Bill aims to extend MLP benefits to renewables, clean energy

By Erin Voegele | November 03, 2017

Sens. Chris Coons, D-Del., and Jerry Moran, R-Kan., and Reps. Ted Poe, R-Texas, and Mike Thompson, D.-Calif., have reintroduced legislation that aims to level the playing field for clean energy.

On Oct. 25, Coons introduced the Master Limited Partnerships Parity Act, or S. 2005. The bill aims to allow investors in a range of clean energy projects to access a decades-old corporate structure whose tax advantage is currently available only to investors in fossil fuel-based energy projects.

A master limited partnership (MLP) is a business structure that is taxed as a partnership, but whose ownership interests are traded like corporate stock on a market. By statute, MLPs are currently only available to investors in energy portfolios for oil, natural gas, coal extraction and pipeline projects. A statement issued by Coons notes that these projects get access to capital at a lower costs and are more liquid than traditional financing approaches to energy projects, making them highly effective at attracting private investment. Investors in clean energy projects, however, have been explicitly prevented from forming MLPs, starving a fast-growing portion of America’s domestic energy sector of the capital it needs to build and grow.

The new legislation would extend the benefits of MLPs to solar, wind, marine and hydrokinetic, fuel cells, energy storage, combined-heat-and-power, biomass, waste heat-to-power, renewable fuels, biorefineries, energy efficient buildings, and carbon capture utilization and storage.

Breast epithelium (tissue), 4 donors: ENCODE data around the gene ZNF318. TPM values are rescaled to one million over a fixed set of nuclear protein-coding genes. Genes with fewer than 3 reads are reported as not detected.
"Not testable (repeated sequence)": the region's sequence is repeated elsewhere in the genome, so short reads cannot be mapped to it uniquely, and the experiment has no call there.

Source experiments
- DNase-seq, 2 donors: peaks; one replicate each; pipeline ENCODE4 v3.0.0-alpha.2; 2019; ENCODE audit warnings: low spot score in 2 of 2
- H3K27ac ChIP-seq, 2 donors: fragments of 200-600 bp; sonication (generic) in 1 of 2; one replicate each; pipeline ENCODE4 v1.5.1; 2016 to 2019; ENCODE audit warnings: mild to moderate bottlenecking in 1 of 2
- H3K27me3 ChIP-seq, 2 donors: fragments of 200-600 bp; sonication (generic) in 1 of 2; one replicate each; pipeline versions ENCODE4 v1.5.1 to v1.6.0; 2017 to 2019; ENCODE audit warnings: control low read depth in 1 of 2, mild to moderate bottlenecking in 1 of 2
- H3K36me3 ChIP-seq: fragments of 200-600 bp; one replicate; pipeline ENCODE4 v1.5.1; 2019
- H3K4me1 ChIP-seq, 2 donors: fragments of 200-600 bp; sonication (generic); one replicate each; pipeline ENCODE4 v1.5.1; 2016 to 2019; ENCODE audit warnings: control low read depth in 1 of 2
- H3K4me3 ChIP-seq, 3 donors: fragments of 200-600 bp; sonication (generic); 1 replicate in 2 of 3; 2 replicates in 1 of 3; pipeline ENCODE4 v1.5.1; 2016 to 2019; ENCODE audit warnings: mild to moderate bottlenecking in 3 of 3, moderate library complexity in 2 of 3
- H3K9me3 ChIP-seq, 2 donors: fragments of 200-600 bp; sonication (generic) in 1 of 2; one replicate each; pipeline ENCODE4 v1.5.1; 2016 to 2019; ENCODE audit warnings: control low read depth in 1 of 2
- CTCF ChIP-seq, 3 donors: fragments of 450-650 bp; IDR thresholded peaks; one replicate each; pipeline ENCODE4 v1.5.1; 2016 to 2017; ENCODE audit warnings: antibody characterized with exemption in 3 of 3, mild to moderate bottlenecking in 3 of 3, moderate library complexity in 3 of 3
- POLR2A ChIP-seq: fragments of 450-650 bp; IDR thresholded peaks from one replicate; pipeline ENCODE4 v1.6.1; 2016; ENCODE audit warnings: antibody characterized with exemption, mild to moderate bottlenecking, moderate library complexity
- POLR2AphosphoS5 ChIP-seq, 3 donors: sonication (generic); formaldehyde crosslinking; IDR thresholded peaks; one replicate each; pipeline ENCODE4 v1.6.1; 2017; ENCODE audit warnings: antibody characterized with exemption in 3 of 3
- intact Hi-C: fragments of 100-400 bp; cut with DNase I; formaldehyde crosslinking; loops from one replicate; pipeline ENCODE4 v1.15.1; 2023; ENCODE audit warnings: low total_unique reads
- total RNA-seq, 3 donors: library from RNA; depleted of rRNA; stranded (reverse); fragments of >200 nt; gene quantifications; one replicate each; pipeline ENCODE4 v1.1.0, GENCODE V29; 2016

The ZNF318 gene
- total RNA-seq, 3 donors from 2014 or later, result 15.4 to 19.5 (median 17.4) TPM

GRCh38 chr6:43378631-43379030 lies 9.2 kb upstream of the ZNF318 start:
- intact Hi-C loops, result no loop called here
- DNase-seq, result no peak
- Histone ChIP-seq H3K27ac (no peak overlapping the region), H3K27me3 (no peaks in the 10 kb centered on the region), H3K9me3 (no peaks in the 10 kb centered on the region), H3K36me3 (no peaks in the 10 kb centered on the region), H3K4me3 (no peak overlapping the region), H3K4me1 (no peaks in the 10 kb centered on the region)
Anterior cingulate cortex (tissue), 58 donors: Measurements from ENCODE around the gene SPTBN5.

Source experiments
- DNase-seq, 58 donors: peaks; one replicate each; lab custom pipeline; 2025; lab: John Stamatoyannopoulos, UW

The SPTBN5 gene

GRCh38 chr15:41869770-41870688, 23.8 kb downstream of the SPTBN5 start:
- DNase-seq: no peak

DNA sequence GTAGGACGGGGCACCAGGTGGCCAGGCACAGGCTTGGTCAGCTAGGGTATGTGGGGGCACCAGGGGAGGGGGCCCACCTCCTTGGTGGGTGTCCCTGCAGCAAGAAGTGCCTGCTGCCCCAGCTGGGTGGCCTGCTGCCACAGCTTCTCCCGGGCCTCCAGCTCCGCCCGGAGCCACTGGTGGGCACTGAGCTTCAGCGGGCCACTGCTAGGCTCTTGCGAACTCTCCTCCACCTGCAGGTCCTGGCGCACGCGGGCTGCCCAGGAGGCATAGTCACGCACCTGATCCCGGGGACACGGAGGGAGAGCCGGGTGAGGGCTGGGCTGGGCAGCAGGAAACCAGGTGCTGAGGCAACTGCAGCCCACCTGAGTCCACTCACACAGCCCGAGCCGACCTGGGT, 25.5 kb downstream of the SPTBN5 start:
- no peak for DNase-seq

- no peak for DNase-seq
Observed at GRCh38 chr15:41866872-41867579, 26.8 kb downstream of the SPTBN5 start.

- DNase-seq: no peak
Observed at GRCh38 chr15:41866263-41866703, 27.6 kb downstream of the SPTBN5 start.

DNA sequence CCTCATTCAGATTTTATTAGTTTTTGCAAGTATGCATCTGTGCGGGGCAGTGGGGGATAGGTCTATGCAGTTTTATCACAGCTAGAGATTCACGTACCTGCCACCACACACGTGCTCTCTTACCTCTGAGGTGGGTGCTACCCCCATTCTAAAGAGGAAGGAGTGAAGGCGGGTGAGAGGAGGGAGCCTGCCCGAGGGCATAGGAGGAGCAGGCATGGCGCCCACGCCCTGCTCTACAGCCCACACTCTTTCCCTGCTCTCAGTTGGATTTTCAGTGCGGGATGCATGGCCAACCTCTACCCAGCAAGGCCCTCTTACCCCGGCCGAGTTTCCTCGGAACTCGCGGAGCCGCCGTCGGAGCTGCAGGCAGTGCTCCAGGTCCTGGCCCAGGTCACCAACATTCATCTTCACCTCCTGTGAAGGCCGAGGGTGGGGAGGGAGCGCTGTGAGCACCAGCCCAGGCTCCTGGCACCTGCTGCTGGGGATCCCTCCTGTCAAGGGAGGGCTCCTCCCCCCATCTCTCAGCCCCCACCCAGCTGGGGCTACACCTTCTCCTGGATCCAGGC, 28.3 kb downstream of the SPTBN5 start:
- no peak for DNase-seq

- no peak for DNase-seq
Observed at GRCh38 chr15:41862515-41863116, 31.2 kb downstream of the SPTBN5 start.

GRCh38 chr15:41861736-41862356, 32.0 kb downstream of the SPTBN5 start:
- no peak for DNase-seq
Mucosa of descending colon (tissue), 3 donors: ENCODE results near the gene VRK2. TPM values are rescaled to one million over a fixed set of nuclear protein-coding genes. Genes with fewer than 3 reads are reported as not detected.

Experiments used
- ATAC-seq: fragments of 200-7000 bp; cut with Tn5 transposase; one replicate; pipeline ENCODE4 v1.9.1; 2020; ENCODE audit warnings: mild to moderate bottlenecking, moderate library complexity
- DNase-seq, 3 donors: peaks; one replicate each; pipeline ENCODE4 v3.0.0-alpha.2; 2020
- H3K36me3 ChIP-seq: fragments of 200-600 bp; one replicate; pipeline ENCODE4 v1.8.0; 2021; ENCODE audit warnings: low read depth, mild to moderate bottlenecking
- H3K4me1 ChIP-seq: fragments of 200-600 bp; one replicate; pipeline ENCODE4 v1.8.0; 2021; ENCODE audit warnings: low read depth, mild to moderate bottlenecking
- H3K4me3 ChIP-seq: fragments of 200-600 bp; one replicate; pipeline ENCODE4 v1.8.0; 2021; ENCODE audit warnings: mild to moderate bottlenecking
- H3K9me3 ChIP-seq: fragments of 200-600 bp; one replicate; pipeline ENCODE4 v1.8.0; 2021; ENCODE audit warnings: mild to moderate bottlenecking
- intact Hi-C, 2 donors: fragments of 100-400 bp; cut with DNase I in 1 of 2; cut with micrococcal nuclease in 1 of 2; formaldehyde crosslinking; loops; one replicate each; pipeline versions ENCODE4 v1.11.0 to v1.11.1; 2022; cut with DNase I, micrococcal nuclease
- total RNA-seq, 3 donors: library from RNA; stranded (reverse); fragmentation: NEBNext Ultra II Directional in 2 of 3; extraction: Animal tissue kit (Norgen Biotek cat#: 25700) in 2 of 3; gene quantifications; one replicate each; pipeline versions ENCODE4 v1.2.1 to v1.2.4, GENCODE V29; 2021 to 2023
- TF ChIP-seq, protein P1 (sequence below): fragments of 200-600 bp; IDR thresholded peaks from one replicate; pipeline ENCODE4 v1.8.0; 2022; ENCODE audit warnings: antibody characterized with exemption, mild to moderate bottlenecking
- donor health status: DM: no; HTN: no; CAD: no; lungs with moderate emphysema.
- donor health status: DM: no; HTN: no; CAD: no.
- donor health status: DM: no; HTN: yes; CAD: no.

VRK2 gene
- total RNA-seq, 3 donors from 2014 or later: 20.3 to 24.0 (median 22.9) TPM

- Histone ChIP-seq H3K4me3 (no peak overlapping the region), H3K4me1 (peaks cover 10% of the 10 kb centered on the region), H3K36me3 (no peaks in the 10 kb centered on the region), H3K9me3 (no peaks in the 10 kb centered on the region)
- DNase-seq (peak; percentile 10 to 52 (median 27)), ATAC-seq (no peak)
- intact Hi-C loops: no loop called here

“Clean energy technologies have made tremendous progress in the last several decades, and they deserve the same shot at success in the market as traditional energy projects have experienced through the federal tax code,” Coons said. “By updating the code, the bipartisan Master Limited Partnerships Parity Act levels the playing field for a broad range of domestic energy sources—clean and traditional alike—to support the all-of-the-above energy strategy we need to power our country for generations to come. This practical, market-driven solution will unleash private capital and create jobs, and that’s why it has earned broad support from Republicans and Democrats in Congress as well as think tanks, business leaders, and investors.  Updating the tax code in this way will help increase parity and ensure that these energy technologies can permanently benefit from the incentives that traditional energy sources have depended on to build infrastructure for more than 30 years.”

The Biotechnology Innovation Organization has spoken out in support of the bill. “The Master Limited Partnership Parity Act will help U.S. renewable chemical and advanced biofuel companies compete for investment dollars,” said Brent Erickson, executive vice president of BIO. “The global market for biobased products is projected to double by 2024. This legislation can help U.S. producers capture their fair share of that economic growth, revitalize the domestic manufacturing sector, and create new jobs and economic opportunities. We are especially pleased that the legislation captures the rapid growth and new classes of renewable chemicals that U.S. companies are developing, including those that reuse captured carbon.”

In the Senate, the MLP Parity Act was cosponsored by Sens. Coons; Moran; Debbie Stabenow, D-Mich.; Cory Gardner, R-Colo.; Michael Bennet, D-Colo.; Lisa Murkowski, R-Alaska; Angus King, I-Maine; Susan Collins, R-Maine; and Martin Heinrich, D-N.M.

In the House, the MLP Parity Act was cosponsored by Representatives Ted Poe, R-Texas; Mike Thompson, D-Calif.; Mark Amodei, R-Nev.; Peter Welch, D-Vt.; Jerry McNerney, D-Calif.; Paul Gosar, R-Ariz.; and Earl Blumenauer, D-Ore.